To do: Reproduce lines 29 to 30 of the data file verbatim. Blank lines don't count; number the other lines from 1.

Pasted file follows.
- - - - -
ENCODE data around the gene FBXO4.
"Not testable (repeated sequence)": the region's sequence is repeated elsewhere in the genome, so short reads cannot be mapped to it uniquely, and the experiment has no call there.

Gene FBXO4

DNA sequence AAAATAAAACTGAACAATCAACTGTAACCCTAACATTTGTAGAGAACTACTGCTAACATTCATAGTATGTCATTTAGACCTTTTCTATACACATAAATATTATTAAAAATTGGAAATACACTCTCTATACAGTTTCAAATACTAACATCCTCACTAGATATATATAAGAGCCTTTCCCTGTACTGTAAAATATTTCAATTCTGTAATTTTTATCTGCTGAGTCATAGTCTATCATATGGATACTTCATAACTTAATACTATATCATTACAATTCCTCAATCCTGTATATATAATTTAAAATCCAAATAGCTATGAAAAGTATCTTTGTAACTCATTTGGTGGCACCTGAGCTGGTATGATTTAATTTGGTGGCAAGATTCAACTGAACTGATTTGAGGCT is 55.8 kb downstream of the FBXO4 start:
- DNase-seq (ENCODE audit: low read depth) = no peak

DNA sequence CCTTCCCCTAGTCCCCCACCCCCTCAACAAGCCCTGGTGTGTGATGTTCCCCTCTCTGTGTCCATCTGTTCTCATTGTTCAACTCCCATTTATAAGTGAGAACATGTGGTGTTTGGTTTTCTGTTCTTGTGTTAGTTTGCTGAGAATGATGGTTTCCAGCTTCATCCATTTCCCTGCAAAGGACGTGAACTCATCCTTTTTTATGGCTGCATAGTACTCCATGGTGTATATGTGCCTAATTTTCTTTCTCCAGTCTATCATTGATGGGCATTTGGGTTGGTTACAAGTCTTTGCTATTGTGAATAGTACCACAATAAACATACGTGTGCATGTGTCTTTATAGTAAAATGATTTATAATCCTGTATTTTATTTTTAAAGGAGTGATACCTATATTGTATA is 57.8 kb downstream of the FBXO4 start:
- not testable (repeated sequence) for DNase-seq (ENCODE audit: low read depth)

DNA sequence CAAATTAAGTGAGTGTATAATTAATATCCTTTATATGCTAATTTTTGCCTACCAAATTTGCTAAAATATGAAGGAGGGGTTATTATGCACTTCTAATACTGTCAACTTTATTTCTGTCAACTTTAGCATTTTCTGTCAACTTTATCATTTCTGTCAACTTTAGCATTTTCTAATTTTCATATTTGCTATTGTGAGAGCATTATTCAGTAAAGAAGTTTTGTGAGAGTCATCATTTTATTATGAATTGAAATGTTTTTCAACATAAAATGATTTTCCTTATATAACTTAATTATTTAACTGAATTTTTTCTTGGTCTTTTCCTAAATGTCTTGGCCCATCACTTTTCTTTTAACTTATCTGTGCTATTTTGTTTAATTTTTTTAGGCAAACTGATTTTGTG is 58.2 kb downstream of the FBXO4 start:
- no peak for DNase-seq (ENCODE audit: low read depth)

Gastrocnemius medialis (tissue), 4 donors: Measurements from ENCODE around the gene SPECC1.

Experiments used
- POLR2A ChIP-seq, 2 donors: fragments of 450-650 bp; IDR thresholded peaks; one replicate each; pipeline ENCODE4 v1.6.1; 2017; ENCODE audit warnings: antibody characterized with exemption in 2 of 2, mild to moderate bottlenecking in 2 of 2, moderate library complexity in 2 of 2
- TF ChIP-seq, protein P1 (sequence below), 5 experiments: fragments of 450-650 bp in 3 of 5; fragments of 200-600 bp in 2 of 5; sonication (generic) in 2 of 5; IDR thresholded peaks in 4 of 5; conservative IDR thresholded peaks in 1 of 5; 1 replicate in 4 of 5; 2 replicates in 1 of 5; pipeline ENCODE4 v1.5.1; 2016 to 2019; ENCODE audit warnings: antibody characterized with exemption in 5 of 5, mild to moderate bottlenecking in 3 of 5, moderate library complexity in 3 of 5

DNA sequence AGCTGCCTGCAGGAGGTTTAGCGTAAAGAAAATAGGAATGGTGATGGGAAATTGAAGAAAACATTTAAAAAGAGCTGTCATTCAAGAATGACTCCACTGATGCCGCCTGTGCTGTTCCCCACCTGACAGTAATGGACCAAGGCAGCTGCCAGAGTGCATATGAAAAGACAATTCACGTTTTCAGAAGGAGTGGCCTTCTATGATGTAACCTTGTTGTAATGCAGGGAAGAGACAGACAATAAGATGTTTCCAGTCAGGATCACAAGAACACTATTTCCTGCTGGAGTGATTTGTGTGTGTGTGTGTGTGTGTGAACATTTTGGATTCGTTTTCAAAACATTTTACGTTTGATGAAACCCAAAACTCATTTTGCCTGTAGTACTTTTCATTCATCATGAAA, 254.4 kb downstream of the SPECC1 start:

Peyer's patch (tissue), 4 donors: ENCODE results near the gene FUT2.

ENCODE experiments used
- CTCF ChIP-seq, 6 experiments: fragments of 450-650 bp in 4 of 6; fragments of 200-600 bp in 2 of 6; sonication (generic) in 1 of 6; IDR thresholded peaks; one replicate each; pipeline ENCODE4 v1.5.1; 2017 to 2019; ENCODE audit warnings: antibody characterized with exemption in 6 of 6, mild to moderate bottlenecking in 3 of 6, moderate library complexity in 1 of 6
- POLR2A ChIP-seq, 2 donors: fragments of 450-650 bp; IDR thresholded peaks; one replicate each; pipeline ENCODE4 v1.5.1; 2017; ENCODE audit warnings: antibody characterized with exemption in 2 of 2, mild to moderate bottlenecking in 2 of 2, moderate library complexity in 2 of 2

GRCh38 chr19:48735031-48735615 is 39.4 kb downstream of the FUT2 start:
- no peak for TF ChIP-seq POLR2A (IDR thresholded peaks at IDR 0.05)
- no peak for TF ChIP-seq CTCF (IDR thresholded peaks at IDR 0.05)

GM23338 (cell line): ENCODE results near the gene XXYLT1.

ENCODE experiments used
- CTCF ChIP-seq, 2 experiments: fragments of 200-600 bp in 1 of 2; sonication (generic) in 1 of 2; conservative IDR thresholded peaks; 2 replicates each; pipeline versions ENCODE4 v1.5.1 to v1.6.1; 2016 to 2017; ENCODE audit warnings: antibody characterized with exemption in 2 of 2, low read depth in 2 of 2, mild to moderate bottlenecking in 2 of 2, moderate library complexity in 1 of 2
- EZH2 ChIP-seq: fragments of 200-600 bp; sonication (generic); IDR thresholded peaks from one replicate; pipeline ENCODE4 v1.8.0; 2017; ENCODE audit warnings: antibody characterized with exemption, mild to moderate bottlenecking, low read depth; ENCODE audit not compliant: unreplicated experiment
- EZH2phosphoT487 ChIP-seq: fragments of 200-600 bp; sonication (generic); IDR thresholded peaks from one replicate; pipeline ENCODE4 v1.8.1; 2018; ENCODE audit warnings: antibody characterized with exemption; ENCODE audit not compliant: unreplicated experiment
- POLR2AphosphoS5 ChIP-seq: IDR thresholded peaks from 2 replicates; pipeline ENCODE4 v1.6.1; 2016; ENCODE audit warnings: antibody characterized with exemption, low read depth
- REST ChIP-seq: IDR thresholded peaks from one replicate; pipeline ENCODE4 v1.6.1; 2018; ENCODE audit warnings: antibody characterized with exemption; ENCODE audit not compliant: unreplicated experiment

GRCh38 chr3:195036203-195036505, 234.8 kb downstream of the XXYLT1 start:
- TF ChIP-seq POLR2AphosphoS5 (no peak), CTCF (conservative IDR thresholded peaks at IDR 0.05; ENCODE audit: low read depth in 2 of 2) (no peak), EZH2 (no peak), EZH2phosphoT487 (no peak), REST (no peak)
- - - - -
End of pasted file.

GRCh38 chr3:195036203-195036505, 234.8 kb downstream of the XXYLT1 start:
- TF ChIP-seq POLR2AphosphoS5 (no peak), CTCF (conservative IDR thresholded peaks at IDR 0.05; ENCODE audit: low read depth in 2 of 2) (no peak), EZH2 (no peak), EZH2phosphoT487 (no peak), REST (no peak)